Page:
A&A: Future Council Members, Participation, and the Brown Act

Future Council Members, Participation, and the Brown Act

Q: I am going to be on the City Council in a tiny city starting in November.  (There were three open seats and three candidates, so it is a walk-in.)

I and another of the future Council members are part of a local conservation group.  We have filed an appeal to the City Council asking them to overturn a project approval by the Planning Commission. The likely hearing date is Sept. 18th, before we are on the Council.  The mayor (who supports the project) says that it would violate the Brown
Act if, as future members, either of us participated in the appeal or spoke to the Council during the appeal meeting.  (We both regularly address the Council at other meetings.)

DOES it violate the Brown Act if we help present our group’s appeal to the present City Council?? IF NOT, any suggestions about what to do when he tries to exclude us from participating?

A: Section 54952.1 of the Brown Act provides that “[a]ny person elected to serve as a member of a legislative body who has not yet assumed the duties of office shall conform his or her conduct to the requirements of this chapter and shall be treated for purposes of enforcement of this chapter as if he or she has already assumed office.”  Cal Govt. Code Section 54952.1.  However, the Brown Act does not address whether a city council member, present or future, can advocate for a position in the city council.  The Brown Act does provide that “[e]very agenda for regular meetings shall provide an opportunity for members of the public to directly address the legislative body…” and that “[t]he legislative body of a local agency may adopt reasonable regulations to ensure that the intent of subdivision (a) is carried out, including, but not limited to, regulations limiting the total amount of time allocated for public testimony on particular issues and for each individual speaker.”  Cal Govt Code Section 54954.3.  These provisions therefore allow for public comments and regulations of parameters such as time on a particular issue, but they do not preclude an incoming member of the city council from speaking on an issue.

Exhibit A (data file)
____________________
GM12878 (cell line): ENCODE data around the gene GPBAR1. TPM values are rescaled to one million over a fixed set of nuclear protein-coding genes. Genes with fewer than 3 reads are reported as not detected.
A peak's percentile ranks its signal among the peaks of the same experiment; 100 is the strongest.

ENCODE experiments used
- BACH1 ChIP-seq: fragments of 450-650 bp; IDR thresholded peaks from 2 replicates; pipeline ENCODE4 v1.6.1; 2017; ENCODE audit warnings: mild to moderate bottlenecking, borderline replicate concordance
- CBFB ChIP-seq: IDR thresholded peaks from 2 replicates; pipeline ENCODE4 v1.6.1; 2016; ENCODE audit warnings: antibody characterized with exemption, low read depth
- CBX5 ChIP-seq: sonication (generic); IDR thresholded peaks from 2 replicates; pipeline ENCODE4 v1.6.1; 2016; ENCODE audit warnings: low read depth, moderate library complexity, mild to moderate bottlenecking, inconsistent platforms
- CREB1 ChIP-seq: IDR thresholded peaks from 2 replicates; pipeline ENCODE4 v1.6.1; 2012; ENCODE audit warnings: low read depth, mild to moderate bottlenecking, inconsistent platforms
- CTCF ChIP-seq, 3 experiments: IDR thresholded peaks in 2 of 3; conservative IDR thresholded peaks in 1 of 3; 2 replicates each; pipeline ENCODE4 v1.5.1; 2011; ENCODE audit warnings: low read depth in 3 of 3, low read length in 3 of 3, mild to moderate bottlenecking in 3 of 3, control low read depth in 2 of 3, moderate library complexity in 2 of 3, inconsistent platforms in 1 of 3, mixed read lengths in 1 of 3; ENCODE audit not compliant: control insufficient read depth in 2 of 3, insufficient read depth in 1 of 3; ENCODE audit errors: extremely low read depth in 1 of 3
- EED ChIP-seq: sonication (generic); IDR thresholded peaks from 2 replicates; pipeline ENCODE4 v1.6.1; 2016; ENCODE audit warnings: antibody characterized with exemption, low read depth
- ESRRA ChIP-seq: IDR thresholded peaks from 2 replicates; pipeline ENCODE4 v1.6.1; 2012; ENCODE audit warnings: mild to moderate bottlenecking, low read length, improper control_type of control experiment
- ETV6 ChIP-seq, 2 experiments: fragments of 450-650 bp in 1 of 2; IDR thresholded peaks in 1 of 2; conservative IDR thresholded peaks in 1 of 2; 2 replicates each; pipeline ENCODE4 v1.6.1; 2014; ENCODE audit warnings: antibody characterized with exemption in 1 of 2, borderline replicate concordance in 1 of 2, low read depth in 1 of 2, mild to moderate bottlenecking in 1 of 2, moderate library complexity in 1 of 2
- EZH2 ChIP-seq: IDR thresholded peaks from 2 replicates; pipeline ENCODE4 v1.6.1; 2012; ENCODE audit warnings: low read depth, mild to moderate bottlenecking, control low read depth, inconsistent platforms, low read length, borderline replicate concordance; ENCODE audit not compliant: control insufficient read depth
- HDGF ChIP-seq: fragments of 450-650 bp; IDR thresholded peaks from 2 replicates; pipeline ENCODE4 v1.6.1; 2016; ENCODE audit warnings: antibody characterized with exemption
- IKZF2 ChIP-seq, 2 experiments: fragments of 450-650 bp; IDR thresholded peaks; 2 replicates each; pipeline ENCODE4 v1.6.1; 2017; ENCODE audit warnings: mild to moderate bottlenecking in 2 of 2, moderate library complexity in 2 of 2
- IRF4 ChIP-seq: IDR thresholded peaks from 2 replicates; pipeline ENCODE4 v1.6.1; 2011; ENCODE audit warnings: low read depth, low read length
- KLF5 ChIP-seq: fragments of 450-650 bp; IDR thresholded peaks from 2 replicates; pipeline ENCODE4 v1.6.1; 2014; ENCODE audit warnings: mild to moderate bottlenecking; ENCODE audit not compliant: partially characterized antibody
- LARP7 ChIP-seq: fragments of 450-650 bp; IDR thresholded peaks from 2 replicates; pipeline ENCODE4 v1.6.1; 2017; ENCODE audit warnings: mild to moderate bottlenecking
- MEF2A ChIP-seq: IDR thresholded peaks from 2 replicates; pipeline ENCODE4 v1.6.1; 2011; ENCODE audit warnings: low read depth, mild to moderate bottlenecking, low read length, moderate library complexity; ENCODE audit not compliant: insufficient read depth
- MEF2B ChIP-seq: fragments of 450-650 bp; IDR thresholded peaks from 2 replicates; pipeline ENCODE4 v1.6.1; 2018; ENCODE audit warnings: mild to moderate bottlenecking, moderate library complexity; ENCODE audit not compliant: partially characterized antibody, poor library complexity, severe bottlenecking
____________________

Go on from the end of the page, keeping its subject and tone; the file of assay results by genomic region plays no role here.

Other sections of the Government code address the organization of city governments, however these sections leave most internal rules to the governing body itself.  Section 36813 provides that “[t]he council may establish rules for the conduct of its proceedings.”

To the extent the mayor continues to state that it would violate the Brown Act if, as a future member, you participated in the appeal or spoke to the Council during the appeal meeting, I would suggest that you ask him/her to cite the specific provision of the Government Code on which he or she is relying, and remind the mayor that in the event you are forced to sue to protect your public comment rights under the Act, you may be entitled to your attorneys fees.